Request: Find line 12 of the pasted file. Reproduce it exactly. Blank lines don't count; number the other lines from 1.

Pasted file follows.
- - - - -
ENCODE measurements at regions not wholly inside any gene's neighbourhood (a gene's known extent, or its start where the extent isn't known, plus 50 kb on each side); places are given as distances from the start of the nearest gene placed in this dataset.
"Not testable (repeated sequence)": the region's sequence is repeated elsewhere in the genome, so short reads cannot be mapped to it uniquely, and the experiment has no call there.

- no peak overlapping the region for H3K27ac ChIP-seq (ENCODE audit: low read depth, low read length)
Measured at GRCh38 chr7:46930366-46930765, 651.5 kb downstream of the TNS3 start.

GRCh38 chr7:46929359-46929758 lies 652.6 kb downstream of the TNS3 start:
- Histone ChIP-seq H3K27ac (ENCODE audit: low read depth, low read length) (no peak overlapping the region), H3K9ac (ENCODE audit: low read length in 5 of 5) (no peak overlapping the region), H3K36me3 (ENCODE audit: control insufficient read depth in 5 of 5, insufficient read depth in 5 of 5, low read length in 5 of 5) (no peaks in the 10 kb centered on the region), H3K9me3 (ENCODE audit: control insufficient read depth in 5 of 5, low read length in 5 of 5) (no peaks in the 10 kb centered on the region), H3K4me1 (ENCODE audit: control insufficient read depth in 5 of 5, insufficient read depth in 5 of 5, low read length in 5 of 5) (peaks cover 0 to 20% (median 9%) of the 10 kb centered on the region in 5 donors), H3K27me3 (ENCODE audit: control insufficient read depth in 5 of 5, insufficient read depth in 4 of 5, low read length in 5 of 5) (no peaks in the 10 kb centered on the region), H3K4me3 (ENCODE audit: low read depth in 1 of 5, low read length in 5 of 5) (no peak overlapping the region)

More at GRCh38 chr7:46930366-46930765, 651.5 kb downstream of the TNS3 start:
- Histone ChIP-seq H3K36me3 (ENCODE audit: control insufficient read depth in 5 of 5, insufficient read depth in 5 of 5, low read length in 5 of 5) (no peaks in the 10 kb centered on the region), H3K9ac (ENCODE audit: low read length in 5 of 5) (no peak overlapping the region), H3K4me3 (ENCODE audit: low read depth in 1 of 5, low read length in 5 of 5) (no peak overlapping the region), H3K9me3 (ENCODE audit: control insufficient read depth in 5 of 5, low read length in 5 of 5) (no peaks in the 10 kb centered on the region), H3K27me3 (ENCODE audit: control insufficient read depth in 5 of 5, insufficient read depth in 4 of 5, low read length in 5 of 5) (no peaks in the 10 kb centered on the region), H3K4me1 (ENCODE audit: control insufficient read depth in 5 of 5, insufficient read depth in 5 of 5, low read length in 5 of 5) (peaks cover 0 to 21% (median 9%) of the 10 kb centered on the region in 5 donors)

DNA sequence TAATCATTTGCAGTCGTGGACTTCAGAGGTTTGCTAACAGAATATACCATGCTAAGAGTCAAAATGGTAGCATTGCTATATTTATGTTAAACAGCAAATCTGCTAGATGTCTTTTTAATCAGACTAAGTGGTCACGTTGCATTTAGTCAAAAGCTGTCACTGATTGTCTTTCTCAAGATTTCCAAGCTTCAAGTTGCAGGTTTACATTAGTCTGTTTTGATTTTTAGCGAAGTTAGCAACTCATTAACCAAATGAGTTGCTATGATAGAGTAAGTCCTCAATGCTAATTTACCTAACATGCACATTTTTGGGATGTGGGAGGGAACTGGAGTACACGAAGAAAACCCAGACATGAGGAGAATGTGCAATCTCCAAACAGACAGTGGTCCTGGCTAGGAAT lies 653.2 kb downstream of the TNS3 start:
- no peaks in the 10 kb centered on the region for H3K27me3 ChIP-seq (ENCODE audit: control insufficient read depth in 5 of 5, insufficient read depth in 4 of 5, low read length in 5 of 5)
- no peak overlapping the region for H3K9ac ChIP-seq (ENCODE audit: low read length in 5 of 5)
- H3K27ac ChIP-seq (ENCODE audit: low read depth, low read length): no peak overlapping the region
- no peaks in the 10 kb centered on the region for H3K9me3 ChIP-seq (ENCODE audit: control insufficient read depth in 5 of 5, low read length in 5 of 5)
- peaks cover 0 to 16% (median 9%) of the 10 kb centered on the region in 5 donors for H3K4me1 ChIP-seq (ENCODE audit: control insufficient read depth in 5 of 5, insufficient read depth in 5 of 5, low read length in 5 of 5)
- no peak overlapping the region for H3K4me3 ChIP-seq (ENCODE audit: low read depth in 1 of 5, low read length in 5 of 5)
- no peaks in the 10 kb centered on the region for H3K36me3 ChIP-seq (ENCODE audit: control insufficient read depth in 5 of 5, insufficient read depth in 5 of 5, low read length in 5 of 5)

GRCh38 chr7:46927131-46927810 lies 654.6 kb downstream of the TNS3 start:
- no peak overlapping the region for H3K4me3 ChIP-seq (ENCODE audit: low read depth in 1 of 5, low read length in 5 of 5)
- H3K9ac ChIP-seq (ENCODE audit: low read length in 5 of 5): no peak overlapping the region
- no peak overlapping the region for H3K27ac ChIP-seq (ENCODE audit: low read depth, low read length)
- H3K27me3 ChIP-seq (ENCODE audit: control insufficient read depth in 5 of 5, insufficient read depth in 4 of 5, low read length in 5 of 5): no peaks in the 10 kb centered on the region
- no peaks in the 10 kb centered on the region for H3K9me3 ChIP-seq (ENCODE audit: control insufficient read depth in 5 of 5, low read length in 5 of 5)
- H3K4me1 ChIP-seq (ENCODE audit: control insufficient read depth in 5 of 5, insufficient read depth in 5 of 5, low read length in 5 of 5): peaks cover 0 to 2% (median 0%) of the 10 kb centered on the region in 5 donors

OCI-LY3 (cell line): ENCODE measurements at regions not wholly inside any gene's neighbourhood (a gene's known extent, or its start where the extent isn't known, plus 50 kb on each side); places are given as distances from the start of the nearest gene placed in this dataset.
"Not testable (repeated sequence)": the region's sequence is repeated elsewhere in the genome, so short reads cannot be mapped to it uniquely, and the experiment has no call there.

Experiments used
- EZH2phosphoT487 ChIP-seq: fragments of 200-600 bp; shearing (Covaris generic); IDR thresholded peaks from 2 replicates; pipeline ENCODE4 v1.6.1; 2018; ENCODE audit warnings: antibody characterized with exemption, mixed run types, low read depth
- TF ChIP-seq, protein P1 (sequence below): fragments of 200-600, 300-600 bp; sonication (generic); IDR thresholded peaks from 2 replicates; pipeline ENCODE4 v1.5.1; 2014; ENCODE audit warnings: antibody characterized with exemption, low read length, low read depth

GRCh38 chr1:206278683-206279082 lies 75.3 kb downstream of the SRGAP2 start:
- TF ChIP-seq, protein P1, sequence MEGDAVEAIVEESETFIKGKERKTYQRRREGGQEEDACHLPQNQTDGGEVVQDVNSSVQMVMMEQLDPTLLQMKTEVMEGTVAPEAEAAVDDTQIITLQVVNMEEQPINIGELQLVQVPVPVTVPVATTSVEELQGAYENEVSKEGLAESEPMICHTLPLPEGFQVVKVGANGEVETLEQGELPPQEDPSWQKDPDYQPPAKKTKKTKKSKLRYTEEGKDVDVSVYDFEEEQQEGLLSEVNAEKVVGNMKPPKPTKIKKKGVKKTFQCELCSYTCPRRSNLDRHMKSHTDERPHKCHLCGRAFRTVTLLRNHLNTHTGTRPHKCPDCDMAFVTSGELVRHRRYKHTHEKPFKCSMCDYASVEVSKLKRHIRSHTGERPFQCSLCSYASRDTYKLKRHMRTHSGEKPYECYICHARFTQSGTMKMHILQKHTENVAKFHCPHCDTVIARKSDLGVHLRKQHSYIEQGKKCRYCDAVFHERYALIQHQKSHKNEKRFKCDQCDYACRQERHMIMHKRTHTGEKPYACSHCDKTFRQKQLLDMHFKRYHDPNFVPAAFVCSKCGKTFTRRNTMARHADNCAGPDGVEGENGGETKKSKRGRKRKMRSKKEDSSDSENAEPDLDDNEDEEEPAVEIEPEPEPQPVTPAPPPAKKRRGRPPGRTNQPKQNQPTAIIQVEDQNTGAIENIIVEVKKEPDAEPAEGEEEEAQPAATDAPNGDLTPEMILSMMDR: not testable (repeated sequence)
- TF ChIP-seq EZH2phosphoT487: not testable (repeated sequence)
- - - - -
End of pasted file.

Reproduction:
- H3K27ac ChIP-seq (ENCODE audit: low read depth, low read length): no peak overlapping the region